In preparation for expected legislation that will require substantially all advisors to hedge funds and private pools of capital to register with the SEC, the SEC intends to use a risk-based program of investment advisor examinations by identifying a target of 33% of investment advisors as high risk at the beginning of every fiscal year, inspecting such advisors on a cyclical basis at least once every three years, and inspecting a target of 9% of all investment advisors each year. The SEC will also aim to eliminate the need for investment advisors and investment companies to submit applications for exemptive relief that are substantially similar to certain previously granted applications by adopting rules codifying the relief. The SEC also intends to survey market participants, such as investment advisors, to determine whether they believe the SEC’s regulatory requirements are clear.

The draft strategic plan is available here.

Please see “SEC Announces Five-Year Plan Will Include Revised Rules and Forms for Asset-Backed Securities” in Structured Finance And Securitization below.

BANKING

OTS Revises Commercial Lending Guidance and HMDA Guidance

On October 14, the Office of Thrift Supervision (OTS), which regulates the nation’s savings banks, revised its Examination Handbook relating to Other Commercial Lending pursuant to RB 37-45.

The OTS, on October 15, pursuant to RB 37-46, also revised its Examination Handbook in connection with the Home Mortgage Disclosure Act and its implementing rule, Regulation C.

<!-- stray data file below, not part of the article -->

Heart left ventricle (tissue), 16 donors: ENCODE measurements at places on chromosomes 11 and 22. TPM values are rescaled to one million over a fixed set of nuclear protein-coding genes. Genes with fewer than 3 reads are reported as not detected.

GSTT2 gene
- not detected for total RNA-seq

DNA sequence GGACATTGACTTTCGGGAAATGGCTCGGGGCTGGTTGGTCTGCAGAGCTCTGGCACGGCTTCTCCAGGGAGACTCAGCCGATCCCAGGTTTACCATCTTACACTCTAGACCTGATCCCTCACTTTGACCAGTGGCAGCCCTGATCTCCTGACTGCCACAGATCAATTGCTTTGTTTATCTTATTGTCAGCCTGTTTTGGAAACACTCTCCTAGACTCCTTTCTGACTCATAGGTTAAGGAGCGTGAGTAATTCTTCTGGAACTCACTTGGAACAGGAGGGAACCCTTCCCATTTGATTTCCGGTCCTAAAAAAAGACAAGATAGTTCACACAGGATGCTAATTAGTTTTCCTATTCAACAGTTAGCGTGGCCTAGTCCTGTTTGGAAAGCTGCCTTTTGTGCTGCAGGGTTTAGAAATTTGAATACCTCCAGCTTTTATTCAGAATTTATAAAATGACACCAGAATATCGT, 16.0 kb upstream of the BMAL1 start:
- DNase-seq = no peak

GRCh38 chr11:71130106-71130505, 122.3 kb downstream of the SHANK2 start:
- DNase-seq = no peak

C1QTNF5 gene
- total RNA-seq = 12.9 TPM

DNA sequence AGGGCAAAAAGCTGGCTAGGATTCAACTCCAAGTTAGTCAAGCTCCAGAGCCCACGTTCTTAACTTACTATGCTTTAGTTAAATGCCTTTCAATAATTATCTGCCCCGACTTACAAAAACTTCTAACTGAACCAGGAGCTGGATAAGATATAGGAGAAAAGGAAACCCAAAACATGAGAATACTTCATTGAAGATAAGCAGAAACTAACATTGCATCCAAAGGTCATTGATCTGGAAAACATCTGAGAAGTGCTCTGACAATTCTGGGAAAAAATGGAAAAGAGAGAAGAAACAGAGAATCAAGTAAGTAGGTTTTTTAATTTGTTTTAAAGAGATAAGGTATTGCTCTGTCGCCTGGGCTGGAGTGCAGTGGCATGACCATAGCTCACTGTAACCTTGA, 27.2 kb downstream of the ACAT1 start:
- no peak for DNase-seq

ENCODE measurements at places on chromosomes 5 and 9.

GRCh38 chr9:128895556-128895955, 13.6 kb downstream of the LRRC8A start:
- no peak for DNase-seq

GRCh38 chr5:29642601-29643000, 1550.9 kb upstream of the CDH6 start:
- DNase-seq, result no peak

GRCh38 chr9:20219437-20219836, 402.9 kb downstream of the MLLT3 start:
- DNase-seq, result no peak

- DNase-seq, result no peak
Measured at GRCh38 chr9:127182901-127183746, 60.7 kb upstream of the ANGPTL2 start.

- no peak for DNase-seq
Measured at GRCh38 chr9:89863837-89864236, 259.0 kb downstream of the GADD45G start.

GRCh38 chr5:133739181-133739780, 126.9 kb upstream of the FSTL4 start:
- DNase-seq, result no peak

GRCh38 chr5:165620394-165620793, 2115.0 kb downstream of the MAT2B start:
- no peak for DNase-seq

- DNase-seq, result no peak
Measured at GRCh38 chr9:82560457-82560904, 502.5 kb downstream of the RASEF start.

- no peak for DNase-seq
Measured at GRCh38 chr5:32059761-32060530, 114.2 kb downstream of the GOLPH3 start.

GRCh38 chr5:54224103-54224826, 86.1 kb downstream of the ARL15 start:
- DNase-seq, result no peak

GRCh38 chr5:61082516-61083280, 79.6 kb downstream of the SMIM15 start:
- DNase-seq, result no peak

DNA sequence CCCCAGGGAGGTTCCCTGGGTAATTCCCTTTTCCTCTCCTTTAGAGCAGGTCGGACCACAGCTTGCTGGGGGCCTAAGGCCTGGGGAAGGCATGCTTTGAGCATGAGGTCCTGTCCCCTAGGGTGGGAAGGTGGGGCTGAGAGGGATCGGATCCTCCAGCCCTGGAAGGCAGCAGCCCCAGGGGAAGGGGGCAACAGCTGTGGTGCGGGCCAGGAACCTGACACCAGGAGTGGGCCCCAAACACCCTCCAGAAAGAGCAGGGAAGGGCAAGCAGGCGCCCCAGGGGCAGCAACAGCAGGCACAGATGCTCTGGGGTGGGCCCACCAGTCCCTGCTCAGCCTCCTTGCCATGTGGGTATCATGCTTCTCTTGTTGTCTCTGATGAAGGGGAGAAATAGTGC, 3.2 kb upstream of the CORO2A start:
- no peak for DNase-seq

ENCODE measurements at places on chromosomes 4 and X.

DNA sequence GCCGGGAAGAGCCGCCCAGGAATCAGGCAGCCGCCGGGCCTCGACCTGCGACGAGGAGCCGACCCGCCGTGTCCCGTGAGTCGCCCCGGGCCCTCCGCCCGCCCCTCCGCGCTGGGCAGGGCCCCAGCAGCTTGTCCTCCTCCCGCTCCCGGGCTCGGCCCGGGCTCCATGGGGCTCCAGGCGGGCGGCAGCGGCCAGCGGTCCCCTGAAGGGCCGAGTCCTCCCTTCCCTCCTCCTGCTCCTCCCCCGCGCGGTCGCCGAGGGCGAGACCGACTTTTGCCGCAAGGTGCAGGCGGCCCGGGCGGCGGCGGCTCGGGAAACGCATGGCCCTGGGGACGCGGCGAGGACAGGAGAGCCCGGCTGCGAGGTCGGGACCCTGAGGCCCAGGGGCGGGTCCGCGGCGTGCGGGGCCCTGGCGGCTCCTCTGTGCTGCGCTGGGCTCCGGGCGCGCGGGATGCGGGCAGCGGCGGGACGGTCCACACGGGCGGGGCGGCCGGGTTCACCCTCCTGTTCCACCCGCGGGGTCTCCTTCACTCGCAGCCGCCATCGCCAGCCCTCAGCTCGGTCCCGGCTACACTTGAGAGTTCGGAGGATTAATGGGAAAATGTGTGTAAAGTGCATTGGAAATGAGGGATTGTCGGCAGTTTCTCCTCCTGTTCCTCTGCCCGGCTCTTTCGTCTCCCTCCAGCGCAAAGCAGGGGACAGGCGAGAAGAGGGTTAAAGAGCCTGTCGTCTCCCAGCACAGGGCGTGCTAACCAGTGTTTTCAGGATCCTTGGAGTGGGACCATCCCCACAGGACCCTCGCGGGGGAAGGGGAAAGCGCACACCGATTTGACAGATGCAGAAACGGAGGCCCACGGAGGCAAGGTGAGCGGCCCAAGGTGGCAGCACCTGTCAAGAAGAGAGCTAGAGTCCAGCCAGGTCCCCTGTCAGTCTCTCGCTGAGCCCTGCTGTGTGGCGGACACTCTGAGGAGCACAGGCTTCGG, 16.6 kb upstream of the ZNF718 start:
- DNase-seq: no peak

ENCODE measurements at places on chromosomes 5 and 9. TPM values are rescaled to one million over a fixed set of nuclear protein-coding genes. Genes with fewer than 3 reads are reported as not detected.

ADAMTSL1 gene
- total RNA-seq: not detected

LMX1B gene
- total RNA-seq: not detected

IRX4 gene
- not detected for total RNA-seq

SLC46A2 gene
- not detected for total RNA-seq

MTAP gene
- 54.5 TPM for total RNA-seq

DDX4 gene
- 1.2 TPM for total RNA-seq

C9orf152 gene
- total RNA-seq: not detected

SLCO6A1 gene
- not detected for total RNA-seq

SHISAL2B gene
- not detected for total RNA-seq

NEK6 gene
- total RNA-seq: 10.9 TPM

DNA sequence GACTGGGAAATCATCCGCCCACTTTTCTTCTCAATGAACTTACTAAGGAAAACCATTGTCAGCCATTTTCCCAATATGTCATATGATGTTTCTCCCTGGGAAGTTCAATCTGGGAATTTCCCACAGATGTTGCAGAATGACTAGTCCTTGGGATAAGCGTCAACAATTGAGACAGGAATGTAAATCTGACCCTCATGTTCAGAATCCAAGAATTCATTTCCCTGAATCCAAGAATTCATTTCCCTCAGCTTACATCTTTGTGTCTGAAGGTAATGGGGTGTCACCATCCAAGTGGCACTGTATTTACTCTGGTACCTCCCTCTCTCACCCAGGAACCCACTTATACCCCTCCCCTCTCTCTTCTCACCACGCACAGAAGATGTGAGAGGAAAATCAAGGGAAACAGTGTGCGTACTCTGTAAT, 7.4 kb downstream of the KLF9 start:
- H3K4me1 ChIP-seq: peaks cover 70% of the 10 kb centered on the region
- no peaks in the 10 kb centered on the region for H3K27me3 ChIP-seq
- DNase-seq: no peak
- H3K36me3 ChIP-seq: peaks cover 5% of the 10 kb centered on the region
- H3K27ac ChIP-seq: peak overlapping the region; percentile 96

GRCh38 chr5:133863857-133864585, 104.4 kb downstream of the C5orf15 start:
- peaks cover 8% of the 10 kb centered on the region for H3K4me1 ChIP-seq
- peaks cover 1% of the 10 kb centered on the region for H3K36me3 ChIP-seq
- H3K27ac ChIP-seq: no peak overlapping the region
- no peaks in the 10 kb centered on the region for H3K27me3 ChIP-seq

Click here to read more on the revisions to Other Commercial Lending.
Click here to read more on the revisions to the Home Mortgage Disclosure Act.

STRUCTURED FINANCE AND SECURITIZATION

House Committee Marks up Legislation, Will Hold Hearings on Securitization and Systemic Risk

On October 14, the House Financial Services Committee (HFSC) held a session to mark up the Over-the-Counter Derivatives Markets Act of 2009, the Consumer Financial Protection Agency Act of 2009, H.R. 3763 (which amends the Fair Credit Reporting Act to provide certain businesses with an exclusion from “red flag” guidelines), and H.R. 3639 (to expedite the Credit Card Accountability, Responsibility and Disclosure Act Reform for Consumer Act of 2009). Information on the mark-up session is available on the HFSC website.

On October 20, the HFSC will hold a full committee hearing entitled “Systemic Regulation, Prudential Matters, Resolution Authority and Securitization.” Additional information about the hearing, such as a list of witnesses and prepared testimony, will be posted when it becomes available on the HFSC website.